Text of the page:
The ecosystem is a self-regulatory and self-sustaining structural and functional unit of landscape (biosphere) consisting of a community of living beings and the physical environment, both interacting and exchanging materials between them. A.G. Tansley (1935) coined the term ecosystem. Ecosystem Class 12 short notes and revision notes are on the bottom.
Ecosystems are divisible into two categories, terrestrial or land ecosystems (e.g., forests, grasslands, deserts, gardens) and aquatic or water ecosystems (e.g., ponds, lakes, streams, estuaries, sea).
The man-made ecosystem is the one that is created and maintained by human beings, e.g., agriculture, garden, aquarium, spacecraft. Agriculture or agroecosystem is the largest man-made ecosystem.
STRUCTURE OF ECOSYSTEM
The interaction of biotic and abiotic components results in the physical structures that are characteristic for each type of ecosystem. These are:
(i) Species composition: Identification and enumeration of plant and animal species of an ecosystem give its species composition. Maximum species composition occurs in tropical rainforest and coral reefs.
(ii) Stratification: It is the formation of vertical layers where vegetation is dense, e.g., 5 – 7 strata in tropical rain forests. Stratification is absent or rare in deserts.
(iii) Trophic structure: Trophic structure of an ecosystem is a type of producer-consumer arrangement, in which each food level is called trophic level. Each ecosystem has specific food chains and food webs, e.g., grazing food chain in grassland.
(iv) Standing crop: It is the amount of living biomass present in a unit area of an ecosystem.
(v) Standing state: It is the number of inorganic nutrients present at any time in the soil/water of the ecosystem. It tends to vary from season to season and ecosystem to ecosystem.
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FUNCTIONS OF ECOSYSTEM
Four important functional aspects of the ecosystem are productivity, decomposition, energy flow and nutrient cycling.
(i) Productivity: It refers to the rate of biomass production by any trophic level per unit area in unit time. It is measured as weight (e.g., g/m2/yr) or energy (e.g., kcal/m2/yr). It is of following types:
Primary productivity: It is the amount of biomass or organic matter produced per unit area over a time period by plants during photosynthesis. It is further divided into gross primary productivity and net primary productivity.
The rate of production of total organic matter by green plants by photosynthesis per unit area per unit time is known as gross primary productivity (GPP). A considerable amount of GPP is utilized by plants in respiration (R). The energy left after respiration and stored as organic matter in the producers per unit time and area is called net primary productivity (NPP).
NPP = GPP – R
Secondary productivity refers to the rate of assimilation of the organic matter at the level of consumers. It is the amount of energy available at the consumer level for transfer to the next trophic level.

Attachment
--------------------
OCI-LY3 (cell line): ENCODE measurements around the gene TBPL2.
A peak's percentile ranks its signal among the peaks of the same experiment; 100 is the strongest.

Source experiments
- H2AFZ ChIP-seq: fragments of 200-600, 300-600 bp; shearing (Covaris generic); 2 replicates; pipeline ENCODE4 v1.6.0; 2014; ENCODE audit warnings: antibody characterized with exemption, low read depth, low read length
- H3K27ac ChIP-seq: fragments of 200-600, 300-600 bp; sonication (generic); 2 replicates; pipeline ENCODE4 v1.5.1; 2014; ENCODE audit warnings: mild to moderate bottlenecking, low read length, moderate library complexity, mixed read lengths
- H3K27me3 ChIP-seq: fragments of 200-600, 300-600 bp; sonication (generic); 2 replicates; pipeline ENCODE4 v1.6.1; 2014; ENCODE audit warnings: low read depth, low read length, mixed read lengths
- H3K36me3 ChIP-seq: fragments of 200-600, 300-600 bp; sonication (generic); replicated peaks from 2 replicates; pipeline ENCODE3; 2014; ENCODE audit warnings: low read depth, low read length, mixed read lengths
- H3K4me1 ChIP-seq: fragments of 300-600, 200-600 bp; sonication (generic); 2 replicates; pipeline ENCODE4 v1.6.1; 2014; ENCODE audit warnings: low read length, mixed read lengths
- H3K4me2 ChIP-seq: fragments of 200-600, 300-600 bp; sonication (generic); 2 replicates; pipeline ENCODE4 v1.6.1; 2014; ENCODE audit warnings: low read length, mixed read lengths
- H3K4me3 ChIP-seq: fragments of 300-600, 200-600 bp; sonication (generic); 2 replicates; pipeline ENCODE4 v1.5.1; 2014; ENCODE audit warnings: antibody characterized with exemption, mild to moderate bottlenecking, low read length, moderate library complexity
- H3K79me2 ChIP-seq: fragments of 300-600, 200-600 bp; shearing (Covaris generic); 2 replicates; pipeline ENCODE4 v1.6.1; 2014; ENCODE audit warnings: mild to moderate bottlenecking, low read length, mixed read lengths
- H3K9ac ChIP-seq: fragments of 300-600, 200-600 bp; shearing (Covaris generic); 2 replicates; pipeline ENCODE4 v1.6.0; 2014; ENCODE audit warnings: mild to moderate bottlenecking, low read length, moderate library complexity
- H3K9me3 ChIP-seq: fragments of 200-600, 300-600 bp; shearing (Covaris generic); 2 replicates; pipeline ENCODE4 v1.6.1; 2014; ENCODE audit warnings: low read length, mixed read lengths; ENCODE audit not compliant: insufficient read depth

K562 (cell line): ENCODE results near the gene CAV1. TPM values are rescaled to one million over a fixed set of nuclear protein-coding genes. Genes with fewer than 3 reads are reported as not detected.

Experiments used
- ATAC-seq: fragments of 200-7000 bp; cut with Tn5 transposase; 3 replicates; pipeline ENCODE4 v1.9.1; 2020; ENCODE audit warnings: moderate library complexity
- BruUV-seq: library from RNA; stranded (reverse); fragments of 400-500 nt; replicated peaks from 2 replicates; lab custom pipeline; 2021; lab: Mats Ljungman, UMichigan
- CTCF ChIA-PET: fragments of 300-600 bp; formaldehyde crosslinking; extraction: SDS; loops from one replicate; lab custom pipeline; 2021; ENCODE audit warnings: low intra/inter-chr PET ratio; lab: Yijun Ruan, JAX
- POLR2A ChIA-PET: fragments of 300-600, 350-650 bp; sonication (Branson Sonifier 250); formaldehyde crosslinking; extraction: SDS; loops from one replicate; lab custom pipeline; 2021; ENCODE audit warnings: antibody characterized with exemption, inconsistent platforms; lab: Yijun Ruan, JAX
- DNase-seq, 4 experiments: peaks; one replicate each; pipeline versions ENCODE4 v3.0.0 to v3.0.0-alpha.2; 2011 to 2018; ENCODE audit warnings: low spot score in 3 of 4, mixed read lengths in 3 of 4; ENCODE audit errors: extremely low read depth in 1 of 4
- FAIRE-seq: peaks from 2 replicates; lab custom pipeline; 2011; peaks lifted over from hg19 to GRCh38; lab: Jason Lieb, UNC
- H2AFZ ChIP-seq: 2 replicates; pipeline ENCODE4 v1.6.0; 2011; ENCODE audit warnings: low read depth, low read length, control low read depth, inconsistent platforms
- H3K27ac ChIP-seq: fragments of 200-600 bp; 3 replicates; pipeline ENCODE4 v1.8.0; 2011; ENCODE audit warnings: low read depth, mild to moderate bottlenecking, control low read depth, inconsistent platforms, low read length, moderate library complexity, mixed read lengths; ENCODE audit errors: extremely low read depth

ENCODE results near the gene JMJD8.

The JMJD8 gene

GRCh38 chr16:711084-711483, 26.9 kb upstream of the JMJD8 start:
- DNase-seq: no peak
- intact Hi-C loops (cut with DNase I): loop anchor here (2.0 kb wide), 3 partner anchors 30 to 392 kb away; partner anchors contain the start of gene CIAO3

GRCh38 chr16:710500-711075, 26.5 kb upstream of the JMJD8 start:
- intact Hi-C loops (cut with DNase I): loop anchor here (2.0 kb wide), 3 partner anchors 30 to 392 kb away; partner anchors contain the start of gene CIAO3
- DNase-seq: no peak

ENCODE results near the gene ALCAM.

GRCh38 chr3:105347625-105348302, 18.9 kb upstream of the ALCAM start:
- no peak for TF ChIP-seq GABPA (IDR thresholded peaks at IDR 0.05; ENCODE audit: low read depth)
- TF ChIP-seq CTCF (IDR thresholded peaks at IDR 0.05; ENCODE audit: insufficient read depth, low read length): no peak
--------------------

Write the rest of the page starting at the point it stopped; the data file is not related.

(ii) Decomposition: It is the physical and chemical breakdown of complex organic remains (detritus) with the help of organisms called decomposers. The processes involved are fragmentation, catabolism and leaching.
Detrivores (e.g., termites, earthworms) feed on large pieces, and smaller fragments are left. Pulverisation occur in the digestive tract of animals as a part of it comes out undigested. The process is called fragmentation. The decomposers (e.g., bacteria, fungi) excrete digestive enzymes over the detritus.
It changes insoluble complex organic substances into simple and soluble organic compounds and inorganic substances (catabolism). Soluble substances formed during decomposition are subjected to leaching or passage to deeper layers of soil/groundwater by percolating water.
Humification leads to the formation of a dark-colored amorphous substance called humus, rich in cellulose and lignin. It is highly resistant to microbial action and undergoes decomposition at an extremely slow rate. Humus is further degraded by some microbes and release of inorganic nutrients occurs by the process of mineralisation.
Decomposition is dependent on oxygen availability. It also depends on the chemical composition of detritus and climatic conditions. Decomposition is faster when detritus is rich in nitrogen and sugars than when detritus is rich in lignin and chitin. Warm and moist environment favours decomposition.
(iii) Energy flow: Sun is the ultimate source of energy in all ecosystems.
Of the incident solar radiation, less than 50 per cent of it is photosynthetically active radiation (PAR). Plants and photosynthetic and chemosynthetic bacteria (autotrophs), fix sun’s radiant energy to make food from simple inorganic materials. Plants capture only 2-10 per cent of the PAR and this small amount of energy sustains the entire living world.